PISA data contains a positive correlation

This is Part 3 of a sequence of posts. You can find Part 1 here and Part 2 here

I was prompted to start this investigation of the recent PISA “Ten questions…” report by the graph below:

pisa-memorisation-direct-teaching-graph

Specifically, I wondered what had been plotted on the axes for memorisation and teacher-directed instruction so that I could compare them with PISA 2012 maths scores. It would have been really helpful if PISA labelled the axes in reports like this – this is one of the first things we teach children to do in school science.

I first plotted PISA’s “index of memorisation” against 2012 mean maths scores but the ranking was different to the y-axis above. I then tried plotting a different measure from the report data that was based upon the percentages of memorisation-type responses to the questions that PISA asked (although we must treat this construct with caution – see my first post). Yet again, this did not reproduce the ranking. I have now figured out that PISA used a ratio. They have plotted the percentage of memorisation-type responses to questions divided by the percentage of elaboration-type responses. This now explains why the axis goes from “more memorisation” to “more elaboration”.

If you plot this ratio against PISA 2012 mean maths score there is, again, little correlation:

pisa-mean-maths-against-memorisation-ratio

The x-axis on the PISA graph is similarly a ratio of teacher-directed responses to student-orientation responses. This is where we find our first positive correlation with PISA 2012 maths scores:

pisa-mean-maths-against-teacher-directed-ratio

So there you have it. Correlations do not necessarily imply causal relationships but clearly a higher ratio of teacher-directed activity to student-orientation is associated with better PISA maths performance. Again, it would be necessary to look at what these constructs are.

Here it is with the PISA axis superimposed on it:

pisa-mean-maths-against-teacher-directed-ratio-pisa-axis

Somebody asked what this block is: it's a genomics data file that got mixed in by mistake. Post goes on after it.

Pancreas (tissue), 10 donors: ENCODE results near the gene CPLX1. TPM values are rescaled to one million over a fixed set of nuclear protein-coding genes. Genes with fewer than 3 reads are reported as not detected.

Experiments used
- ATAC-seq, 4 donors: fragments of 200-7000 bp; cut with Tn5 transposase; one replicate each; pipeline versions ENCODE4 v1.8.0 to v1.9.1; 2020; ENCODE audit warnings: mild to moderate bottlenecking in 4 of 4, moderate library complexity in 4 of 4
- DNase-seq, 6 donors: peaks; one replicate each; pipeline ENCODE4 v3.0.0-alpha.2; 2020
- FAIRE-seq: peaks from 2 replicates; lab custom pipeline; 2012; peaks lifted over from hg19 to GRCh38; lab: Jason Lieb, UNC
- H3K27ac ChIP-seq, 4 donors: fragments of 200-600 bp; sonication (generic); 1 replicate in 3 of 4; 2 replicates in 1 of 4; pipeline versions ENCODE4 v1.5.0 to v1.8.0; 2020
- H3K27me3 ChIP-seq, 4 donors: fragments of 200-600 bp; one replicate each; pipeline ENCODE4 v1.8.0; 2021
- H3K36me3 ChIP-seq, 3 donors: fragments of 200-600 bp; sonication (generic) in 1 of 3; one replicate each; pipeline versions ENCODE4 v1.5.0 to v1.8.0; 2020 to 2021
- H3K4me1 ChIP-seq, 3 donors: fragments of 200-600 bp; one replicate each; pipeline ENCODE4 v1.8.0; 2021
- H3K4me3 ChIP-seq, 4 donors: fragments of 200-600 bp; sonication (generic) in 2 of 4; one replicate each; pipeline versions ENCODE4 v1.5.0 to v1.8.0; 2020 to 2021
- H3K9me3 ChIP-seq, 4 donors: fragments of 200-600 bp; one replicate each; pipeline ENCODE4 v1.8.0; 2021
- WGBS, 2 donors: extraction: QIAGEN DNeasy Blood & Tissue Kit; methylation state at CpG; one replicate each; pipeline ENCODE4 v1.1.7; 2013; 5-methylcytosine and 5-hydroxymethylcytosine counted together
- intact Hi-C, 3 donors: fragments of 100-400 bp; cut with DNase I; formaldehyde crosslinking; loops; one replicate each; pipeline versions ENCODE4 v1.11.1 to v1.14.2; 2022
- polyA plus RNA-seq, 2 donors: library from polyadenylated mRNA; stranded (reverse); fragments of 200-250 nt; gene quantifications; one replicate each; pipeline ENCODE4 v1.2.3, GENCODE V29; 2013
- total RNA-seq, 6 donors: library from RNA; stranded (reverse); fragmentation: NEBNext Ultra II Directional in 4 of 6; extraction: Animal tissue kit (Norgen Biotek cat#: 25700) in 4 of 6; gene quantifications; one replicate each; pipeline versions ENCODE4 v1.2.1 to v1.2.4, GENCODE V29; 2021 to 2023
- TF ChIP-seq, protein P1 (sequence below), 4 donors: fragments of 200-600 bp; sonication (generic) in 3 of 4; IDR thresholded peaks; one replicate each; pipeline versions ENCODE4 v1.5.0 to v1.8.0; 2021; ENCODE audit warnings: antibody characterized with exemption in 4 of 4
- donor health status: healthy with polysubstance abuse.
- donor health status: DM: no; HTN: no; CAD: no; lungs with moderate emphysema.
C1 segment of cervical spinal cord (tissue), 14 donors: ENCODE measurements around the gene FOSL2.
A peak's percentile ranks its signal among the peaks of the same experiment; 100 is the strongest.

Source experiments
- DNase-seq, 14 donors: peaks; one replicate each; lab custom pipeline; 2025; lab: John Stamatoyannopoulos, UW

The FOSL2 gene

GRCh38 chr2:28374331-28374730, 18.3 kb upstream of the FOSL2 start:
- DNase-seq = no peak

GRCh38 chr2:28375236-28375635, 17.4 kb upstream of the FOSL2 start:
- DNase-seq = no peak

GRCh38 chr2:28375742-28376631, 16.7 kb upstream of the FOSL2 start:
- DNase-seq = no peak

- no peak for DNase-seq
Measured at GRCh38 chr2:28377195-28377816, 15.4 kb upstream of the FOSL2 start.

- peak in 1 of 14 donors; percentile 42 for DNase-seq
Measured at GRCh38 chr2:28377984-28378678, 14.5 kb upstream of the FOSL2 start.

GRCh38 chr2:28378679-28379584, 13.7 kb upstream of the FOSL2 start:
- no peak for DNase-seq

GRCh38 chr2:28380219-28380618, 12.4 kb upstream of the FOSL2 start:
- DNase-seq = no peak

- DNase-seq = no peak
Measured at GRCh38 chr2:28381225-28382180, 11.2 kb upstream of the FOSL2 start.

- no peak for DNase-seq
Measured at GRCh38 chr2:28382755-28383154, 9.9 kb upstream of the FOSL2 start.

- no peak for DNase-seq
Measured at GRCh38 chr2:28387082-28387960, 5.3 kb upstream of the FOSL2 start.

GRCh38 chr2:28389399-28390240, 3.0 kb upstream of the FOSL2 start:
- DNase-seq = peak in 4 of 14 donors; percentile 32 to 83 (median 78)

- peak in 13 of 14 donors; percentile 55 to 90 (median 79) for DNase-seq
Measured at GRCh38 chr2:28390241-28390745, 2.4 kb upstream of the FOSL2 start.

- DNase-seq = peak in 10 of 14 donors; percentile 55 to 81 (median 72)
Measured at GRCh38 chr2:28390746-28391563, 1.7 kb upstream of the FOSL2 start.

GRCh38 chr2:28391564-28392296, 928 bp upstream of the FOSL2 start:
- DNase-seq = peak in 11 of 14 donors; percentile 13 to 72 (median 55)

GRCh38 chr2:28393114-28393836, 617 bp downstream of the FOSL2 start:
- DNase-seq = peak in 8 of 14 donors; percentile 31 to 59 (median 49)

The PISA report does nothing to highlight this relationship.

Note: You can find all of the data for the three posts here.

This is Part 3 of a sequence of posts. You can find Part 1 here and Part 2 here

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11 Comments on “PISA data contains a positive correlation”

  1. […] PISA data contains a positive correlation PISA data on maths memorisation […]

  2. […] This is Part 1 of a sequence of posts. You can find Part 2 here and Part 3 here. […]

  3. David says:

    Hi Greg–so do you think OECD played games with the data to produce a result they wanted or that they just mishandled what they were looking at? I guess I wouldn’t be surprised of the former, given Andreas Schleicher’s exasperation over the adoption of ed tech…

  4. howardat58 says:

    The dotted lines on your graphs don’t convey too much meaning. Help!
    The regression coefficients may be more useful.

  5. […] to “more teacher-directed instruction.” Breaking down all the data, he generated a new graph that actually showed how teaching method correlated with higher math performance and found a […]

  6. I am always curious to know what sensible people mean when they repeat the aphorism “correlation does not imply causation”. Do you mean (which is what you are saying) that a correlation between A and B does not imply that A causes B OR that B causes A OR that C causes both A and B?

    • gregashman says:

      I mean that this doesn’t show that being more teacher-directed *causes* a higher PISA mean score. Why?

      – the construct could be flawed and not actual measuring teacher-directedness

      – a third factor could cause countries to do both well on PISA and score highly on teacher-directedness. If so, increasing teacher-directedness without increasing this third factor would not improve PISA results

  7. dodiscimus says:

    I appreciate your caveat is clear but still think this is a bit dubious. Can I suggest you plot separately the Asian jurisdictions (such as the ones where 2nd generation performance in Australian schools suggested there may be a major cultural advantage), developed nations, and emerging economies. I think if you do that it might suggest that a major change e.g. in the UK to match e.g. Ireland’s teacher orientation, would produce a major shift on the x-axis but not on the y-axis. Another headline might be “UK matches balance of most high-performing jurisdictions” (and most commentators are pretty clear that Shanghai is skewed by massive element of selection on SES). I’m very much in favour of lessons being, mostly, teacher-led and I think the evidence is quite strong, but I don’t think this correlation adds to that. Fine job untangling the data though. I think for the UK (and Australia) maybe that top graph is more informative. It looks like we are well out of step with the consensus on the appropriate proportion of memorisation required. I certainly feel that about the GCSE Science curriculum.

    • dodiscimus says:

      Actually, just read other parts of the blog. If top graph validity is dubious then my comment on that bit may be garbage, although the wording of the questions that were asked did immediately make me think of Y11 interventions rather than embedded high quality practice (although obviously PISA children won’t have been subject to Y11 yet).


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